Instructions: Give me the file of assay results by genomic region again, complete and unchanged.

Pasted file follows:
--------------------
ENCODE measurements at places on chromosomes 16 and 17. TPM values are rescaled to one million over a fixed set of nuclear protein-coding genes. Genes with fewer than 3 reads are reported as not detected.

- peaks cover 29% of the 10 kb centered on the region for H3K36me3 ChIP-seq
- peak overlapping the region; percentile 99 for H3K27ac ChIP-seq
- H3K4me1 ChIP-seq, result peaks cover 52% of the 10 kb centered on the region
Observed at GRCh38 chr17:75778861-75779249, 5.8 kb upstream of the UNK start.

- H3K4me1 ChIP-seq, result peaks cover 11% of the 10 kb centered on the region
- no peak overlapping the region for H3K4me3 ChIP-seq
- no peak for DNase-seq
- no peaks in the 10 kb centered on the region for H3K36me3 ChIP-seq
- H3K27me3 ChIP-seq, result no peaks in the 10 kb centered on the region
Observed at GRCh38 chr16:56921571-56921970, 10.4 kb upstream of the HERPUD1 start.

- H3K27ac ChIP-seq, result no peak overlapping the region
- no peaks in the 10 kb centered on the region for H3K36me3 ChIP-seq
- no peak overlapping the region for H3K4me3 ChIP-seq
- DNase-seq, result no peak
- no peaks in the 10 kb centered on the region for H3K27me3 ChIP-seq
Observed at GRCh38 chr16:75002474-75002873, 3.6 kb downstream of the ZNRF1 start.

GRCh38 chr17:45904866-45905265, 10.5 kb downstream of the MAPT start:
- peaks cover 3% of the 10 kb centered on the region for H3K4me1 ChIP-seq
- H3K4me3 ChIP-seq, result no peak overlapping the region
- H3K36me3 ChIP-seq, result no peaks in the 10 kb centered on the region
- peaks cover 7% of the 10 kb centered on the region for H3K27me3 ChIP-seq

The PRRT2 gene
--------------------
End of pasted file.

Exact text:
ENCODE measurements at places on chromosomes 16 and 17. TPM values are rescaled to one million over a fixed set of nuclear protein-coding genes. Genes with fewer than 3 reads are reported as not detected.

- peaks cover 29% of the 10 kb centered on the region for H3K36me3 ChIP-seq
- peak overlapping the region; percentile 99 for H3K27ac ChIP-seq
- H3K4me1 ChIP-seq, result peaks cover 52% of the 10 kb centered on the region
Observed at GRCh38 chr17:75778861-75779249, 5.8 kb upstream of the UNK start.

- H3K4me1 ChIP-seq, result peaks cover 11% of the 10 kb centered on the region
- no peak overlapping the region for H3K4me3 ChIP-seq
- no peak for DNase-seq
- no peaks in the 10 kb centered on the region for H3K36me3 ChIP-seq
- H3K27me3 ChIP-seq, result no peaks in the 10 kb centered on the region
Observed at GRCh38 chr16:56921571-56921970, 10.4 kb upstream of the HERPUD1 start.

- H3K27ac ChIP-seq, result no peak overlapping the region
- no peaks in the 10 kb centered on the region for H3K36me3 ChIP-seq
- no peak overlapping the region for H3K4me3 ChIP-seq
- DNase-seq, result no peak
- no peaks in the 10 kb centered on the region for H3K27me3 ChIP-seq
Observed at GRCh38 chr16:75002474-75002873, 3.6 kb downstream of the ZNRF1 start.

GRCh38 chr17:45904866-45905265, 10.5 kb downstream of the MAPT start:
- peaks cover 3% of the 10 kb centered on the region for H3K4me1 ChIP-seq
- H3K4me3 ChIP-seq, result no peak overlapping the region
- H3K36me3 ChIP-seq, result no peaks in the 10 kb centered on the region
- peaks cover 7% of the 10 kb centered on the region for H3K27me3 ChIP-seq

The PRRT2 gene